Unravelling the perpetuated marginalization of customary livelihoods on the coast by plural and multi-level conservation governance systems

By Philile Mbatha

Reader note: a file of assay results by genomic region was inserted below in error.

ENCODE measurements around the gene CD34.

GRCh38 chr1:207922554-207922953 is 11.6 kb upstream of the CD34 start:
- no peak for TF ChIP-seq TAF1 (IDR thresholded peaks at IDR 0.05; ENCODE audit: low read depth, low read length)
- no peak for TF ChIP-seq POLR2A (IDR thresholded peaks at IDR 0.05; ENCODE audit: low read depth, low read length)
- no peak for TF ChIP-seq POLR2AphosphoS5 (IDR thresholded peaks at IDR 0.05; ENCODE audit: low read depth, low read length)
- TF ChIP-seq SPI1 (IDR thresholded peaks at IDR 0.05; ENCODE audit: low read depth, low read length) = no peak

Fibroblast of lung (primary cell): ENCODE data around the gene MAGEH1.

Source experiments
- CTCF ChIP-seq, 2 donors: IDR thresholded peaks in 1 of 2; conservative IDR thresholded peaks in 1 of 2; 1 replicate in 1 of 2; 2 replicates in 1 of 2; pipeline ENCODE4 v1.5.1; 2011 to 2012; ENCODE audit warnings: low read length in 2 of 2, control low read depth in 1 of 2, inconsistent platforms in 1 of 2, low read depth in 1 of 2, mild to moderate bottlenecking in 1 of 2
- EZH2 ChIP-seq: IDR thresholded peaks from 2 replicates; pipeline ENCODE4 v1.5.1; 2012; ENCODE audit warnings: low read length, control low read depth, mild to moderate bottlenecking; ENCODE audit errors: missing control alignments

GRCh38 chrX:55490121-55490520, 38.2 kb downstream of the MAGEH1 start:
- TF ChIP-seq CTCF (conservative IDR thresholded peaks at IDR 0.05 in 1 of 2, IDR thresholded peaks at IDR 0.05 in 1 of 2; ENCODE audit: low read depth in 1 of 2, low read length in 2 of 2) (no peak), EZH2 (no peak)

“In various parts of the world, rural and indigenous coastal communities who have a long history of relying on land and coastal resources that predates colonial times are threatened by an ever-expanding conservation estate. In South Africa, such communities have been “conserving” resources for a long time through customary systems of governance. However, these systems of resource use have been undermined by state-led multi-scalar and plural conservation governance interventions. State-driven conservation in South Africa tends to focus primarily on biodiversity and ignores the rights and needs of rural people, with conservation governance in rural areas failing to recognize bona fide customary governance systems. Instead, the institutions of traditional authorities, which are not always representative of the needs and views of wider rural populations, are regarded as allies in promoting exclusionary and oppressive forms of conservation. Using a case study research approach, this study uses the case of Kosi Bay in northern KwaZulu-Natal in South Africa as a lens to demonstrate that plural conservation governance systems that ignore local customary systems of marine resource governance result in conservation governance perpetuating the disenfranchisement of coastal communities….”